The Legal Aid, Sentencing and Punishment of Offenders (LASPO) Act due to come into force in April 2013 might represent both a blessing and a curse for corporate defendants. The proposed changes include the abolition of recoverable conditional fee agreement (CFA) success fees and After The Event (ATE) insurance premiums.
Both of these uplifts are currently additional liabilities that corporate defendants potentially have to bear if they lose or settle a case in the claimant’s favour. The positive news for defendants is that with recoverability removed these costs will now be borne by the claimant. The impact will inevitably be most prominent in lower value cases, many of which will potentially become uneconomic for claimants to pursue. This could benefit corporate defendants, in particular those in the insurance and financial sector, with a lower volume of claims being issued against them.
Unfortunately at the other end of the scale, another impact of the changes could swing in claimants' favour. In larger commercial disputes, for example, the introduction of damages-based agreements (DBAs) will potentially increase the risk appetite of claimant law firms eyeing significant contingency fee returns, particularly those firms who have previously felt the rewards available under CFAs were too small to warrant the risk of carrying large amounts of work in progress on a deferred basis. In addition to the arrival of DBAs, the litigation funding and commercial ATE market is continuing to gain traction. In short, the news for commercial claimants is that the risk capital to support large value disputes against corporate defendants is more widely available than ever before.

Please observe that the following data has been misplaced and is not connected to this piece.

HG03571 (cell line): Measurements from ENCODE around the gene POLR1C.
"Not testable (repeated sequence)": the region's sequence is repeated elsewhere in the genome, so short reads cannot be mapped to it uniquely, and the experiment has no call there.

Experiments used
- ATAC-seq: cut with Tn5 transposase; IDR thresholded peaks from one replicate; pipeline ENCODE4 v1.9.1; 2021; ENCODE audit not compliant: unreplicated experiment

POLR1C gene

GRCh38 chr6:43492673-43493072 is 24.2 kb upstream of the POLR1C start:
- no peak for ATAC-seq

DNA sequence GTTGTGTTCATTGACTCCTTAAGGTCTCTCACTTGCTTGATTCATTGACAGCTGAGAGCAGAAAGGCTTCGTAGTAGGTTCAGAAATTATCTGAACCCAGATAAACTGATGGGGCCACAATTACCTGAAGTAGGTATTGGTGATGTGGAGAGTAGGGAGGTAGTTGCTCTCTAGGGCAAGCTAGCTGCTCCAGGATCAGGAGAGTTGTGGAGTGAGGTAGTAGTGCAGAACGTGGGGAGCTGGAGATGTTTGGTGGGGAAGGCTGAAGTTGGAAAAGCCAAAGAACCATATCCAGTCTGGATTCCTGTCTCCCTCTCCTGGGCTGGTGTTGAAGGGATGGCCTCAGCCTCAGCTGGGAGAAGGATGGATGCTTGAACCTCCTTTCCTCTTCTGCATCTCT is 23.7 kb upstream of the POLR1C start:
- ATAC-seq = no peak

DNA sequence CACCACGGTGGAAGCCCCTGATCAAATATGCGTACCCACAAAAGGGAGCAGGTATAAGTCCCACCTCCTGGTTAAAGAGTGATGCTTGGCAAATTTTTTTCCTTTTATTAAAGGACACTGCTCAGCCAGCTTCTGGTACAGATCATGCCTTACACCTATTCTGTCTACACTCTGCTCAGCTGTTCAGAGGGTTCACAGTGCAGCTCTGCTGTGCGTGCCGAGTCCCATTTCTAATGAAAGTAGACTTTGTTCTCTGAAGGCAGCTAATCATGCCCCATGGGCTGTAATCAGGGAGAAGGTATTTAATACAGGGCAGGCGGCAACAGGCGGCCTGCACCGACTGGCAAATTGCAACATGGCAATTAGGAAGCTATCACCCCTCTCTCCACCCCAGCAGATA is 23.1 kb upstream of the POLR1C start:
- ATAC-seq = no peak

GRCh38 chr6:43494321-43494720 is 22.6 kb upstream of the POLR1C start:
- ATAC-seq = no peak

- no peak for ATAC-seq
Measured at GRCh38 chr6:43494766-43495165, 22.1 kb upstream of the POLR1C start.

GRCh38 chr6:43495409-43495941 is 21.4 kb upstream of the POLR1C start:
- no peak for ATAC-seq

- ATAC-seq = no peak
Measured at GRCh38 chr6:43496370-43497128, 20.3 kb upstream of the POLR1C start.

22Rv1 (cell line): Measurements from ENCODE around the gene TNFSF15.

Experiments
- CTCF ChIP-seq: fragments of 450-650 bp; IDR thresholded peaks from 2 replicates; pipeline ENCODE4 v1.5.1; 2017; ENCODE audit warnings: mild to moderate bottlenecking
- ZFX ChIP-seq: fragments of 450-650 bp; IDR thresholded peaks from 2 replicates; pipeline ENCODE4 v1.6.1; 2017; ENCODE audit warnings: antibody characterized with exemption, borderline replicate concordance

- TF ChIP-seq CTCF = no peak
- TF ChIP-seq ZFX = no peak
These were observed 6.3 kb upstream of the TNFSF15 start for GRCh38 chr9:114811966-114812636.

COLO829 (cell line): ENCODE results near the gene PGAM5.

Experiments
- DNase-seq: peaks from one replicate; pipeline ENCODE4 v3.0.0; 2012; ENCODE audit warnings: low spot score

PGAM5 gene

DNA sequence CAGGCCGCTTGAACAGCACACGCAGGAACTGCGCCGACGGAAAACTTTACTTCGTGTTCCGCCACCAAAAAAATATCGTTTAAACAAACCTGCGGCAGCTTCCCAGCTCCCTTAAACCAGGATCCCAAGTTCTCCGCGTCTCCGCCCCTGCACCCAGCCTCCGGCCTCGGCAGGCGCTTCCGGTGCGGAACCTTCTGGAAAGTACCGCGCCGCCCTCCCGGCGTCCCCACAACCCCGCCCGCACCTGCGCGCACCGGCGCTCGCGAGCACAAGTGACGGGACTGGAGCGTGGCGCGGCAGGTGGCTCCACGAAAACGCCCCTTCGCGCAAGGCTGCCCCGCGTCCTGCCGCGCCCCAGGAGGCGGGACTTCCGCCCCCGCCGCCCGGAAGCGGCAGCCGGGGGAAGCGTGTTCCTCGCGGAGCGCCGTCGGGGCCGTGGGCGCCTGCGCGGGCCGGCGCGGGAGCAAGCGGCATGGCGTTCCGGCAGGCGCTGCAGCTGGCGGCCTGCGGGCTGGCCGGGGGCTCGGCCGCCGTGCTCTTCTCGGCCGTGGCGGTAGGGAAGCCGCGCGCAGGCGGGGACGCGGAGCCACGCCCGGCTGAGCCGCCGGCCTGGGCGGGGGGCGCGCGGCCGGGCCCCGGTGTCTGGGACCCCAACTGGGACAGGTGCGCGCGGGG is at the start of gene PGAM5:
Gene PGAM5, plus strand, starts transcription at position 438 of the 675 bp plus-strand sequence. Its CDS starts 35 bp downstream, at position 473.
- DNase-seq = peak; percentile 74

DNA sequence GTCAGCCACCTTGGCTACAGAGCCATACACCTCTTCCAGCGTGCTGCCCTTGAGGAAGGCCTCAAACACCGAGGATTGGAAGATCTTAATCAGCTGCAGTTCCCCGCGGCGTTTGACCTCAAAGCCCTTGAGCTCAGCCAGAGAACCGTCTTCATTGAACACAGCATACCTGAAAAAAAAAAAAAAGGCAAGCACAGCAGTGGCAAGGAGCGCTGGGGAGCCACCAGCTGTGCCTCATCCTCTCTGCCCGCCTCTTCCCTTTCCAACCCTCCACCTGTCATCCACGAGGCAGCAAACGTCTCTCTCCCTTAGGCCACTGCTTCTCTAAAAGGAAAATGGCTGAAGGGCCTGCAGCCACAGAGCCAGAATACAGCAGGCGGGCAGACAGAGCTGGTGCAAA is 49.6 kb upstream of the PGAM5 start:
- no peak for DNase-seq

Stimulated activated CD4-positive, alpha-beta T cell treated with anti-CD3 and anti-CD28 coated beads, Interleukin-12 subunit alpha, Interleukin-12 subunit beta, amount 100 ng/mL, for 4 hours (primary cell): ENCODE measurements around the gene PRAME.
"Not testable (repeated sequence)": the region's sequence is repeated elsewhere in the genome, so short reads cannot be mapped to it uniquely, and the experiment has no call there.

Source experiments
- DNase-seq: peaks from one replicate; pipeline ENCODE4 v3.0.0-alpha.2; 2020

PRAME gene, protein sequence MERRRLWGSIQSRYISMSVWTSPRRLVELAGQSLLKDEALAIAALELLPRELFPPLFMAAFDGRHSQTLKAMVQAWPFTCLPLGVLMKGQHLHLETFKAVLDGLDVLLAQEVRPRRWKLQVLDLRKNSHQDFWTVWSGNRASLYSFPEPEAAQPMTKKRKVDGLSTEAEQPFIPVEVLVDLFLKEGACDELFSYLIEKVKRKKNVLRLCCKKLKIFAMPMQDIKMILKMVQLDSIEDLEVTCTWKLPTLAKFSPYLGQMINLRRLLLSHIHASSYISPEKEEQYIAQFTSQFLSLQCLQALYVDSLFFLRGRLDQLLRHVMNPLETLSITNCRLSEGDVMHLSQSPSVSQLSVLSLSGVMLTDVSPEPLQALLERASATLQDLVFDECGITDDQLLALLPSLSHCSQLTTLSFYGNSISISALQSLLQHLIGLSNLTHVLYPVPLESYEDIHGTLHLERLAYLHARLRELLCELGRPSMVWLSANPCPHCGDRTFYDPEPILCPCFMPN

As the countdown to LASPO has begun, the first quarter of 2013 is likely to result in an increase in the number of smaller value claims issued, as claimants and their lawyers rush to get actions moving in a final bid to take advantage of the current recoverability rules.
Of course the burgeoning litigation funding market is not completely without opportunity for corporate companies. To the extent the company is a claimant (or counterclaimant), the increased rivalry within the litigation insurance and funding market is bringing with it much needed price competition. Thus, while the high cost of external funding may have been unpalatable for most boards in the past, as the cost falls there will be price points at which boards will need seriously to consider whether the scale tips in favour of utilising litigation risk hedging strategies with external suppliers. Certainly the much hyped notion of in-house legal departments becoming profit centres could yet become less of a myth and more of a reality.
This article has been contributed by James Delaney, a Director of The Judge.